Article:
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Year : 2010  |  Volume : 53  |  Issue : 1  |  Page : 79-82
Evaluation and comparison of tests to detect methicillin resistant S. aureus

Department of Microbiology, PSG Institute of Medical Science and Research, Coimbatore-641 004, India

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Date of Web Publication19-Jan-2010


Background and Objectives: Phenotypic methods for detection of methicillin resistant Staphylococcus aureus (MRSA) have been compared with the gold standard which, as of now, is by the detection of mecA gene and femA gene by polymerase chain reaction (PCR). Discrepancies in detection have an adverse effect on patient management, thereby highlighting the importance of accuracy in detection. Our study aims to evaluate the efficacy of cefoxitin disk diffusion test to detect MRSA and compare it with other phenotypic and molecular methods. Methodology; The study was conducted from June 2006 to December 2007 and included 610 Staphylococcus aureus (S. aureus) isolates obtained from clinical samples. All isolates were tested for MRSA using oxacillin screen agar plates with 6 µg/ml of oxacillin, cefoxitin disk diffusion using 30 µg disk and MIC of oxacillin. Selected isolates (55) were tested for presence of mecA gene and Fem A gene by PCR. Results: Out of 610 isolates, MRSA was identified in 34.09% by cefoxitin disk diffusion, 34.9% by oxacillin screen agar, 34.4% by MIC and 37.3% by oxacillin disk diffusion. When selected isolates were tested with molecular methods, the cefoxitin disk diffusion and PCR tests were comparable. Discussion: Prevalence of MRSA (34.09%) is quite high as in other studies. The oxacillin disk diffusion test which was used routinely earlier is showing low specificity (56%). Among all phenotypic methods, cefoxitin disk diffusion and PCR alone have similar sensitivity and specificity. Conclusion: Results of cefoxitin disk diffusion test are in concordance with the PCR for mecA gene. Thus, the test can be an alternative to PCR for detection of MRSA in resource constraint settings.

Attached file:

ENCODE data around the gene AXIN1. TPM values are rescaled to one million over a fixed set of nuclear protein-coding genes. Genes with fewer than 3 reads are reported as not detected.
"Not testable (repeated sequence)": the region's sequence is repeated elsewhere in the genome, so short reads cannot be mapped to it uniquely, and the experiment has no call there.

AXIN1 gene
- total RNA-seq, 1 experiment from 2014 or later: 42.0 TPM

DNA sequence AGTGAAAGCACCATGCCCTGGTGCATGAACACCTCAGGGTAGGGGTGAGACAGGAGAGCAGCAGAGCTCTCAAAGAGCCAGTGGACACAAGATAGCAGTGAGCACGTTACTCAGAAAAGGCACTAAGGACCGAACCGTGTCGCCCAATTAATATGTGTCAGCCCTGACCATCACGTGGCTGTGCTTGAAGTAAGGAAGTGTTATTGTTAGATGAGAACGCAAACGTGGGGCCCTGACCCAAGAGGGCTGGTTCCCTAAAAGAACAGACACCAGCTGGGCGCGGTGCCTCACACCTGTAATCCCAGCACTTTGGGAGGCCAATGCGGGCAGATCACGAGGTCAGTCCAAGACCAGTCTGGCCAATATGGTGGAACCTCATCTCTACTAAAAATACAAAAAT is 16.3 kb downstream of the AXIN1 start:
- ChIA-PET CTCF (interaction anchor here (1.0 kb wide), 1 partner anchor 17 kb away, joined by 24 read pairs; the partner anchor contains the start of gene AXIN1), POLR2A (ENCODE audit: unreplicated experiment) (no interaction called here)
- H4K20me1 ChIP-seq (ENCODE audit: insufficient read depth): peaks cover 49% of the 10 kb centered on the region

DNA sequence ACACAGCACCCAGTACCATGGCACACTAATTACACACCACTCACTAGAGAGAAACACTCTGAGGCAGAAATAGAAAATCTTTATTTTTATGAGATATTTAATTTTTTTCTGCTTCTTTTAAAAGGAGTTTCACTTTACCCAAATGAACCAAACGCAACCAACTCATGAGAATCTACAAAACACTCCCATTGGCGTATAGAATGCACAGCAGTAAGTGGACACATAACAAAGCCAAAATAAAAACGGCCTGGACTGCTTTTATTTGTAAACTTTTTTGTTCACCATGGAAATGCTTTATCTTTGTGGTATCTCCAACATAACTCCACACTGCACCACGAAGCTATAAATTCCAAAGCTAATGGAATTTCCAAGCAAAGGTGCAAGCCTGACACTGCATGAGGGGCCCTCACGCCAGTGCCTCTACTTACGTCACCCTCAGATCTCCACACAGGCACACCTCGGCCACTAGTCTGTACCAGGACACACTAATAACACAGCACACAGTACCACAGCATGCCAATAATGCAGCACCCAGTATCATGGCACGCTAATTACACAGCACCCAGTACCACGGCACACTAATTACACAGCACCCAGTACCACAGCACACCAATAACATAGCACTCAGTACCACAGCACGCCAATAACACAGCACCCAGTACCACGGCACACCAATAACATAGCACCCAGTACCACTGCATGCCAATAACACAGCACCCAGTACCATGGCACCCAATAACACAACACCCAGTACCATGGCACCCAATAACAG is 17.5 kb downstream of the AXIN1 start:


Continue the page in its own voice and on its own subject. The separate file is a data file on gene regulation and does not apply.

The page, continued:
Keywords: Cefoxitin, fem A gene, mecA gene, MRSA, Staphylococcus aureus

How to cite this article:
Mathews AA, Thomas M, Appalaraju B, Jayalakshmi J. Evaluation and comparison of tests to detect methicillin resistant S. aureus. Indian J Pathol Microbiol 2010;53:79-82

How to cite this URL:
Mathews AA, Thomas M, Appalaraju B, Jayalakshmi J. Evaluation and comparison of tests to detect methicillin resistant S. aureus. Indian J Pathol Microbiol [serial online] 2010 [cited 2016 Oct 28];53:79-82. Available from:

   Introduction Top

Staphylococci are the commonest of all clinical isolates and responsible for several suppurative types of infections. They have a differential ability to spread and cause outbreaks in hospitals. [1] However, treatment of these infections has become problematic due to development of methicillin resistance in S. aureus isolates. Methicillin resistance first appeared among nosocomial isolates of S. aureus in 1961. [1] The incidence of methicillin resistant S. aureus (MRSA) in India ranges from 30 to 70%. [2],[3] MRSA strains harbor the mecA gene, which encodes a modified penicillin binding protein (PBP2' or PBP2a) with low affinity for methicillin and all ß-lactam antibiotics. Since MRSA's are resistant to all β-lactam antibiotics, the therapeutic options are limited significantly. Moreover, the incidence of nosocomial infections caused by MRSA continues to increase world wide, and therefore the importance of their detection, especially for therapeutic and epidemiological purposes arises. Hence methods used to detect MRSA in clinical samples should have high sensitivity and specificity and most importantly the result should be available within a short time.